D&D 5E I want a return to long duration spells in D&D Next.


Relaxed Intensity
I have no issue with long duration spells as long as spell slots don't ever get out of hand to the point where casting them is an afterthought. That being said spells should have a set duration. If a spell is meant to last all day have it always last all day and balance it accordingly. Don't make it so a spell that was originally supposed to have a relatively short duration turns into an all day affair.

Edit: That being said if a spell's duration lasts longer than a day I would like a mechanic in place that would require that the spell slot used stay committed to that spell much like how in Exalted you could maintain some effects but would have to leave your essence (spell power) committed to the task.
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I'd like to split the difference. Have most spells have durations at best in rounds, and if the spellcaster wants to maintain the duration for longer he gives up a (standard) action to continue the spell. To put a further limit, the spellcaster might only be able to maintain it for say, maximum 1 hour/level - and/or might have to make Con check to maintain the magic.

Thus, someone could use a charm spell in combat to gain a quick bodyguard, or use the spell while in town to make a friend out of an unwilling townsperson - at least for a little while. Someone could use invisibility in combat to position themselves for a well-placed strike in the middle of a fight, or do a little scouting or hiding or an extended period of time - but as soon as the character attempts to use it to strike (thus using a standard action), the spell is going to drop.

I think spell duration is an interesting topic worthy of discussion.

Sometimes, multi-round spells in 3.x/PF cause tracking issues (although as we play with an initiative board with rounds on it, it is not that difficult for our group). Our group has found the managing of conditions and spell effects in 4e somewhat awkward as well; although we fixed this by making special bases for the minis that have a stalk that you could put coloured tube pieces representing all the different stuff but that is a little messier. In 4e the "until the end of next turn stuff" became the biggest thing to remember (and the most often flubbed) so I would happily see this go the way of the dodo.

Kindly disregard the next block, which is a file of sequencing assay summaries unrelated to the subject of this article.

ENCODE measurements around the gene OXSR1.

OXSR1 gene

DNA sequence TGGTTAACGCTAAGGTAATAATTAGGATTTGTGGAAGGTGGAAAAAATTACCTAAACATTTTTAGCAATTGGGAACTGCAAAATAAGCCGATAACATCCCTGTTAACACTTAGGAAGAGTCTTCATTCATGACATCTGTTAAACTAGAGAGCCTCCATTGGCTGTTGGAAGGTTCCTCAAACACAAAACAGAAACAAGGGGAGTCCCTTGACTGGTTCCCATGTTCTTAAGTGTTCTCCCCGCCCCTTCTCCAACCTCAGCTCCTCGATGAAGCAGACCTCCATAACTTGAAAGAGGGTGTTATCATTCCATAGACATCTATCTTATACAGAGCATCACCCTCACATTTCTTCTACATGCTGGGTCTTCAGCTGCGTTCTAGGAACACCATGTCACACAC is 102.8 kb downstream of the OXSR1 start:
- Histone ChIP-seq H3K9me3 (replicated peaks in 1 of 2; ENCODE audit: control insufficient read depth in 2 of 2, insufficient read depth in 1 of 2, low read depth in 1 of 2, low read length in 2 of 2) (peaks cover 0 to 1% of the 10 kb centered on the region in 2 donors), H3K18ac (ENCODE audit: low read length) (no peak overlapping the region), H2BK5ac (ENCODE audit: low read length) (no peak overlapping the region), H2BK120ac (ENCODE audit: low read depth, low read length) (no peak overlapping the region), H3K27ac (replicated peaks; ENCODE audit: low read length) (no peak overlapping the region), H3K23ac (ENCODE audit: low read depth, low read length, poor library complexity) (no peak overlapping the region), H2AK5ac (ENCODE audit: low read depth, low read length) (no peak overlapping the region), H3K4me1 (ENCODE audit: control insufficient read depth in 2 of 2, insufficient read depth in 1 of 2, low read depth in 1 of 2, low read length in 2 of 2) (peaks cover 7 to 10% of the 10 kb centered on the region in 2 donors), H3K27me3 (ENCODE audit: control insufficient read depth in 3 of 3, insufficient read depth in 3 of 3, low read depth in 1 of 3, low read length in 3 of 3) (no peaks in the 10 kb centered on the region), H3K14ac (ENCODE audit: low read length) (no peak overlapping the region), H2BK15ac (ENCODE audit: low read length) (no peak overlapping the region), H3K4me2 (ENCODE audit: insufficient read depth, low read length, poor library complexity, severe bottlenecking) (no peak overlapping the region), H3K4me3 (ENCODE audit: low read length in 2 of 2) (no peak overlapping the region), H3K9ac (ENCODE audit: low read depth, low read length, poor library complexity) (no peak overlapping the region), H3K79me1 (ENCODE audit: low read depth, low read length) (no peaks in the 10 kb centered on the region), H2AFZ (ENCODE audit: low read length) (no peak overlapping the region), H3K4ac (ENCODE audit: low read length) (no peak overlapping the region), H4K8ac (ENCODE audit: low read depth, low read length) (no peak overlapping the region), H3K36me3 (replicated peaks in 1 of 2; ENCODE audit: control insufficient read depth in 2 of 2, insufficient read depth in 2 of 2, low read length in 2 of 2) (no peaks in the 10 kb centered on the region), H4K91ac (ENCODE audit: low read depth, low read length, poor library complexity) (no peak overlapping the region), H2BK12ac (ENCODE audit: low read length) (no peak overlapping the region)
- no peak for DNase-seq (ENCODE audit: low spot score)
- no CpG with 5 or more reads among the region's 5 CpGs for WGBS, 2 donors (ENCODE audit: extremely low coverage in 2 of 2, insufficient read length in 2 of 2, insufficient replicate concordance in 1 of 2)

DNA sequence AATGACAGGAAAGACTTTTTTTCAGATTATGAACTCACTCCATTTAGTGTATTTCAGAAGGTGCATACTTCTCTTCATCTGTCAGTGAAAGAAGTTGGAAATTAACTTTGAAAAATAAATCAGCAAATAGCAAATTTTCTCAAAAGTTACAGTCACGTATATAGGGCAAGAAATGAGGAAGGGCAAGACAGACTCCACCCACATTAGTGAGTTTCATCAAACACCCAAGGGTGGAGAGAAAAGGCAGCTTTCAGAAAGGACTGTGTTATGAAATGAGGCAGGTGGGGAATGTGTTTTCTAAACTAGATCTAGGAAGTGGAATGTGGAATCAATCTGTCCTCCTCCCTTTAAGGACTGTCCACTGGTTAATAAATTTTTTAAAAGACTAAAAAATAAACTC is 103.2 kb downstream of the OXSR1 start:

Perhaps spell durations could be represented by a more abstract:
* Instantaneous
* Sustain
* Encounter
* Day

The aim here is to take as much of the accounting out of it as possible. Sustaining a spell is the only one where you need to track the duration and this responsibility falls on the shoulders of the player who gets the greatest benefit from it. Perhaps as a character's spell mastery increases, they can sustain more than one spell. I really like the idea of spell/condition cards handed out until the spell/condition expires but I understand that anything card-related gets the auto nerd rage M:tGification knee jerk reaction from a section of the community. A shame, but I can certainly understand that if the core rules need cards/initiative boards/mini stuff to run the game, it has gone one step too far.

Best Regards
Herremann the Wise


Yes, the downside of long-duration spells is the tracking. I think simplified durations are the way to go.

Apart from the usual "until the end of (somebody's) next turn", "sustain (action type)" and "save ends" durations, 4e also had "until the end of the encounter" and "until the end of your next extended rest" for longer-duration effects.

"Until the end of your next extended rest", is (IMO) a pretty good duration for really long-term effects that can be swapped out on a daily basis (unlike feats and class features). "Until the end of the encounter" probably needs to be reworded to remove the encounter stigma, but tying the effect duration to the standard duration of a "short" rest (or the 5e equivalent) and then making explicit the potential balance issues in de-linking the two durations might work. There could even be some flexibility in tying the spell duration to the duration of two, three or more short rests - the onus would be on the PCs to fit as many combats as possible within the time frame to maximize their advantage, of course.

The return of the concentration duration might also be interesting, with the proviso that a spellcaster can only maintain one sustain (action) or concentration duration effect at a time. The difference could be that whenever the spellcaster takes damage, he must succeed at some check or lose the concentration duration effect. Actually, given the way that actions seem to be playing out in 5e (everyone gets just one action per round, plus free actions), sustain (action) might no longer be applicable (expect for major effects that you are willing to give up your one action per round for) and concentration might be the way to go.